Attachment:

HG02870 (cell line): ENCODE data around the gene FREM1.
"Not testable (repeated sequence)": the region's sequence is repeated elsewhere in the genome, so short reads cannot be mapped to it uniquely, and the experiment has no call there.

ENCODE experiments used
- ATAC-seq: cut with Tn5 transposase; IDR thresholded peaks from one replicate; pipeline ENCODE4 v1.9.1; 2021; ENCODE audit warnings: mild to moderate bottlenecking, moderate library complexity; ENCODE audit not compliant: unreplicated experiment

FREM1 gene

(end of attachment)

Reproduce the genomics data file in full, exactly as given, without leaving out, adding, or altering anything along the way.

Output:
HG02870 (cell line): ENCODE data around the gene FREM1.
"Not testable (repeated sequence)": the region's sequence is repeated elsewhere in the genome, so short reads cannot be mapped to it uniquely, and the experiment has no call there.

ENCODE experiments used
- ATAC-seq: cut with Tn5 transposase; IDR thresholded peaks from one replicate; pipeline ENCODE4 v1.9.1; 2021; ENCODE audit warnings: mild to moderate bottlenecking, moderate library complexity; ENCODE audit not compliant: unreplicated experiment

FREM1 gene